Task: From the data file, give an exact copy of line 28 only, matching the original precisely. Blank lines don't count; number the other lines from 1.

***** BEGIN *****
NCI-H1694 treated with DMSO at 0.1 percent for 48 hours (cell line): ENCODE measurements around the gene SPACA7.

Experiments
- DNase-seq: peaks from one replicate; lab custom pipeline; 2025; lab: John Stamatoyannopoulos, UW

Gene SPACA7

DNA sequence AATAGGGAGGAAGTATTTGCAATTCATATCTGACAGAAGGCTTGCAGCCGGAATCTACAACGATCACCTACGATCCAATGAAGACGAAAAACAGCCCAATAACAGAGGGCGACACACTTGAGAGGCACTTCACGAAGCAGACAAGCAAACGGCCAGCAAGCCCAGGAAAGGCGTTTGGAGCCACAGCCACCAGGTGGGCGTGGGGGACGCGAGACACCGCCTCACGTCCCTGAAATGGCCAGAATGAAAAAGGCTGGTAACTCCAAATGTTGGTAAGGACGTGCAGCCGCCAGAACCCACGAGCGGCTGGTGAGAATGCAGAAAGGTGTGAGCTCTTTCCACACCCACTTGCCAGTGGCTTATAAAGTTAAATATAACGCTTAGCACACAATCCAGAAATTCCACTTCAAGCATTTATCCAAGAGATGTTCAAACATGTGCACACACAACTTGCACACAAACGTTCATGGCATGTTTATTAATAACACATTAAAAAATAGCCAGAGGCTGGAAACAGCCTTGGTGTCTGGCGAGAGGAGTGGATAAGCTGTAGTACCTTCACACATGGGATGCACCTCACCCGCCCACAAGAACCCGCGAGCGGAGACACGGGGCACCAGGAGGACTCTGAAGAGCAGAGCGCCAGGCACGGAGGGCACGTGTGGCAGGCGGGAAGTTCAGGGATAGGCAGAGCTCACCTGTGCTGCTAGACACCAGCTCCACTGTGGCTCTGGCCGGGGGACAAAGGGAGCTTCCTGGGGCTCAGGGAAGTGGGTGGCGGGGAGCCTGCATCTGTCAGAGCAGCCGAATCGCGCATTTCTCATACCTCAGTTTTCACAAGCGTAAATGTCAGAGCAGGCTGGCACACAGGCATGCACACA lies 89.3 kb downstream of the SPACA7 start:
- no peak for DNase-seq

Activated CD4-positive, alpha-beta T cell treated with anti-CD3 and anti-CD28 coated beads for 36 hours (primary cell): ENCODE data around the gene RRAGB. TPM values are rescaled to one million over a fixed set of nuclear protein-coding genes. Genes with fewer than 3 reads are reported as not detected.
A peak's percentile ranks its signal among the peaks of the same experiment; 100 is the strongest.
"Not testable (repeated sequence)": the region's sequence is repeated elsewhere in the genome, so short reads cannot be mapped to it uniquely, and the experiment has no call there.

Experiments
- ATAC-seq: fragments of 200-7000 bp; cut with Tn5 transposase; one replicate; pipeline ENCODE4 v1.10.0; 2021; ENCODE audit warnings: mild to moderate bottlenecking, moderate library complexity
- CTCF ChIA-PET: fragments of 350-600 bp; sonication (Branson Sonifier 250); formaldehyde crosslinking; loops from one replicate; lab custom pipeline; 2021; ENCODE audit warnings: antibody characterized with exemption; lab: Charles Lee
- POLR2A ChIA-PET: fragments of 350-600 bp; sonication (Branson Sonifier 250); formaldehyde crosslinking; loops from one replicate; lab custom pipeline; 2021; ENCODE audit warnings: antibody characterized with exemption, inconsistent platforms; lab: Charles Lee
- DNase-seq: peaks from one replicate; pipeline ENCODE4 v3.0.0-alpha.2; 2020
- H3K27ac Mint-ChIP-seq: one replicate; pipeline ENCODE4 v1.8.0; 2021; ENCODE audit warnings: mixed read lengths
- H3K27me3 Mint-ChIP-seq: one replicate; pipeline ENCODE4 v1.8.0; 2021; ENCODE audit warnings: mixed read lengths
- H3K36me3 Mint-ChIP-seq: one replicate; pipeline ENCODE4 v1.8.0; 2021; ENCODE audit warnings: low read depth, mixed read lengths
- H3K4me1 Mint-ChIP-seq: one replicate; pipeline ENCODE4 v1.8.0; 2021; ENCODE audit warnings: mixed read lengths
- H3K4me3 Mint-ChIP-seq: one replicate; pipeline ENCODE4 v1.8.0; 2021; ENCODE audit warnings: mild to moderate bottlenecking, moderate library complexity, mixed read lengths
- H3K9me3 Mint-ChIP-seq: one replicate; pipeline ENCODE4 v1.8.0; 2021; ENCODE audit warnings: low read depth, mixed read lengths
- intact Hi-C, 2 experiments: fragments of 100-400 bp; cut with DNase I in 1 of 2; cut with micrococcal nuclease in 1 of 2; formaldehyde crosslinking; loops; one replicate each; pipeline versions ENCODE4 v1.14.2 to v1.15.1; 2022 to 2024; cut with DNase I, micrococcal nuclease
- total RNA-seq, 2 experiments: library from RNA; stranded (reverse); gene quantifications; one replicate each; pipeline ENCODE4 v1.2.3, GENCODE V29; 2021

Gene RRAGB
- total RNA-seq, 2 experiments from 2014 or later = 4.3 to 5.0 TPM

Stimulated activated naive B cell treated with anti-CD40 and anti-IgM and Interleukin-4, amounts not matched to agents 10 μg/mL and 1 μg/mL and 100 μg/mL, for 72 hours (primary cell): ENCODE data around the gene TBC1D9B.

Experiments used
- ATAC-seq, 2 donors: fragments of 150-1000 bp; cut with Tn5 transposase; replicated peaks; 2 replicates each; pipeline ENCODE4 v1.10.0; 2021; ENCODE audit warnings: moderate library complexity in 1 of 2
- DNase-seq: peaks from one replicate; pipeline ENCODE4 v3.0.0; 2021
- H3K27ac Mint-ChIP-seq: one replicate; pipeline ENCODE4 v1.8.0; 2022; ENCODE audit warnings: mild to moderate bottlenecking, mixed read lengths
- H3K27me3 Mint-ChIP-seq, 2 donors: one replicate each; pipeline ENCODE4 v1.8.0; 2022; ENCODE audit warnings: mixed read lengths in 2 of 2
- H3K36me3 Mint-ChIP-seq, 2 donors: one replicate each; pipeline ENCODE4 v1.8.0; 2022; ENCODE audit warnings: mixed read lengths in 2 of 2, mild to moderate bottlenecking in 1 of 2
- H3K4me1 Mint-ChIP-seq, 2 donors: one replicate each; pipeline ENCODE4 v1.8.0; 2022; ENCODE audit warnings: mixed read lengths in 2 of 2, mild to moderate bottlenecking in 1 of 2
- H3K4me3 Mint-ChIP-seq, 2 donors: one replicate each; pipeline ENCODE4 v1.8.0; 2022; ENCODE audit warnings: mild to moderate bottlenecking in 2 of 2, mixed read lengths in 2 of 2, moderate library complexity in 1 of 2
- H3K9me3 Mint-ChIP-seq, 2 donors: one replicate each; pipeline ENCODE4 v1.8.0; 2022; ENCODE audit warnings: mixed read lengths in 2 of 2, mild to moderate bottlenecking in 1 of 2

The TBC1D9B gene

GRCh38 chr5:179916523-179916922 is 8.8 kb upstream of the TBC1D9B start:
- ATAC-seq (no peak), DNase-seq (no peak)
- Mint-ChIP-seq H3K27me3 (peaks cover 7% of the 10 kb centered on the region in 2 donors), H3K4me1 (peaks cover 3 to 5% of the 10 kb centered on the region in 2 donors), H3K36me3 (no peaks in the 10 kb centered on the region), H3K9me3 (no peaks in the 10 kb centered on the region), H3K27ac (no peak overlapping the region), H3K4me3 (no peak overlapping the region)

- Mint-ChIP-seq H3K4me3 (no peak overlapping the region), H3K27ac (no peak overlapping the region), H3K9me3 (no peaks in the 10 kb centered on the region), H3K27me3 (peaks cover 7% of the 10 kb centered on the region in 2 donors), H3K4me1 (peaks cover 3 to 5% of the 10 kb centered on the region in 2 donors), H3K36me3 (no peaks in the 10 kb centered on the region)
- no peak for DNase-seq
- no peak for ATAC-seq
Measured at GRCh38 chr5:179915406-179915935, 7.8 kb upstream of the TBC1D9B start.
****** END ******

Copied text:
- DNase-seq: peaks from one replicate; pipeline ENCODE4 v3.0.0; 2021